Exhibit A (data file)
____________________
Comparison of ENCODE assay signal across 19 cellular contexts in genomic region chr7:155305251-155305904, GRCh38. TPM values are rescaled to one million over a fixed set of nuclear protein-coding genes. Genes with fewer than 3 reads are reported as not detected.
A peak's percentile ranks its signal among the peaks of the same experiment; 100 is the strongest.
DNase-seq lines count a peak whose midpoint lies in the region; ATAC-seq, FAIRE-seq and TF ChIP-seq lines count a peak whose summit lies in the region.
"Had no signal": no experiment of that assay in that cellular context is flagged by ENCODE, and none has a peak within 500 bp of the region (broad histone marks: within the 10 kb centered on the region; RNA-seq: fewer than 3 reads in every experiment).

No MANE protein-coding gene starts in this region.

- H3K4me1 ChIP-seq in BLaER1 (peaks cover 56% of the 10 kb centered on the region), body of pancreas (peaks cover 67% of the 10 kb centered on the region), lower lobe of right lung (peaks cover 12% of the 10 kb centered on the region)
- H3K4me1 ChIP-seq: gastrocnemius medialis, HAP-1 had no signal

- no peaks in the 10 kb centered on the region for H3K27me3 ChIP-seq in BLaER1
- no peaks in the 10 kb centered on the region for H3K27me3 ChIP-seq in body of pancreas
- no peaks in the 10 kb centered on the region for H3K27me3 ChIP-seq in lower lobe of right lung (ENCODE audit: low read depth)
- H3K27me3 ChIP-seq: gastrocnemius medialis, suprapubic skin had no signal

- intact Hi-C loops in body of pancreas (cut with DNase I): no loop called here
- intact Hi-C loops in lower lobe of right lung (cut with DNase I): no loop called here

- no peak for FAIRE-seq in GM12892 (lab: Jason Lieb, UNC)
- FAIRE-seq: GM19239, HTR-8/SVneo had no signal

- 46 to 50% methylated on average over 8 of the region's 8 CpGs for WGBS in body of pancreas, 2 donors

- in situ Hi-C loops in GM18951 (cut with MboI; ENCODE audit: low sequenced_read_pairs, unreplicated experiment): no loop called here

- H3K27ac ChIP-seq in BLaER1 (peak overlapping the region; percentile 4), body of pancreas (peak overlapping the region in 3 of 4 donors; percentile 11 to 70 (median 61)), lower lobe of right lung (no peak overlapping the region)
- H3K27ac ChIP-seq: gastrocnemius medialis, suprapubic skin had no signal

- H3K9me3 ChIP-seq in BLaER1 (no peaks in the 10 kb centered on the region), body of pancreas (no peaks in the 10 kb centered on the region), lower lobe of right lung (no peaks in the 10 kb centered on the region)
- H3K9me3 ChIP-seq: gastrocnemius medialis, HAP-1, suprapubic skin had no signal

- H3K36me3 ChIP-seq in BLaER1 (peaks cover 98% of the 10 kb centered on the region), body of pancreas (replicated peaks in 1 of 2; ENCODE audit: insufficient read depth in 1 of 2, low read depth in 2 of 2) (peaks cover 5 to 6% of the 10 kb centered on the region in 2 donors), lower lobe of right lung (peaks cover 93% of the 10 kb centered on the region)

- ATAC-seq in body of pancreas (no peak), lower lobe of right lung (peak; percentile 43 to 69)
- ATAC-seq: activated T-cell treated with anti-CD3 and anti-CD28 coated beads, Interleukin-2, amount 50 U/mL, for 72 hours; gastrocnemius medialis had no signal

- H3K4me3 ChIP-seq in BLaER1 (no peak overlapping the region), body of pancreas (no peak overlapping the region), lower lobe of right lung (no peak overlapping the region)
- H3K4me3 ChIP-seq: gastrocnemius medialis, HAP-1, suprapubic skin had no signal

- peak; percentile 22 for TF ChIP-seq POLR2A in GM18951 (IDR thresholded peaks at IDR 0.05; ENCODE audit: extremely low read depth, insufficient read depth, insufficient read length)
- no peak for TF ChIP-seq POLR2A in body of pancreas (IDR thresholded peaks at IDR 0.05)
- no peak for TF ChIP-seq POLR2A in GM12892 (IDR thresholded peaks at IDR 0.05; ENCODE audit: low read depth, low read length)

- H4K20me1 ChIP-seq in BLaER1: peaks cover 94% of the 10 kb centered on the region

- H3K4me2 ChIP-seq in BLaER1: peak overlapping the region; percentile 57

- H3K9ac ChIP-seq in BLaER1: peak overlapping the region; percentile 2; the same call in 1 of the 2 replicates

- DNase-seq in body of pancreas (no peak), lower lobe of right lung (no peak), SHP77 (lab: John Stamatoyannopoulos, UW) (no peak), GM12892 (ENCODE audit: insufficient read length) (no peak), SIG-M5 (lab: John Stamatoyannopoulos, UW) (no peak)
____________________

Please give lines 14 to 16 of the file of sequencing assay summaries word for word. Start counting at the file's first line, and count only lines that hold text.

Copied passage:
- no peak for FAIRE-seq in GM12892 (lab: Jason Lieb, UNC)
- FAIRE-seq: GM19239, HTR-8/SVneo had no signal

- 46 to 50% methylated on average over 8 of the region's 8 CpGs for WGBS in body of pancreas, 2 donors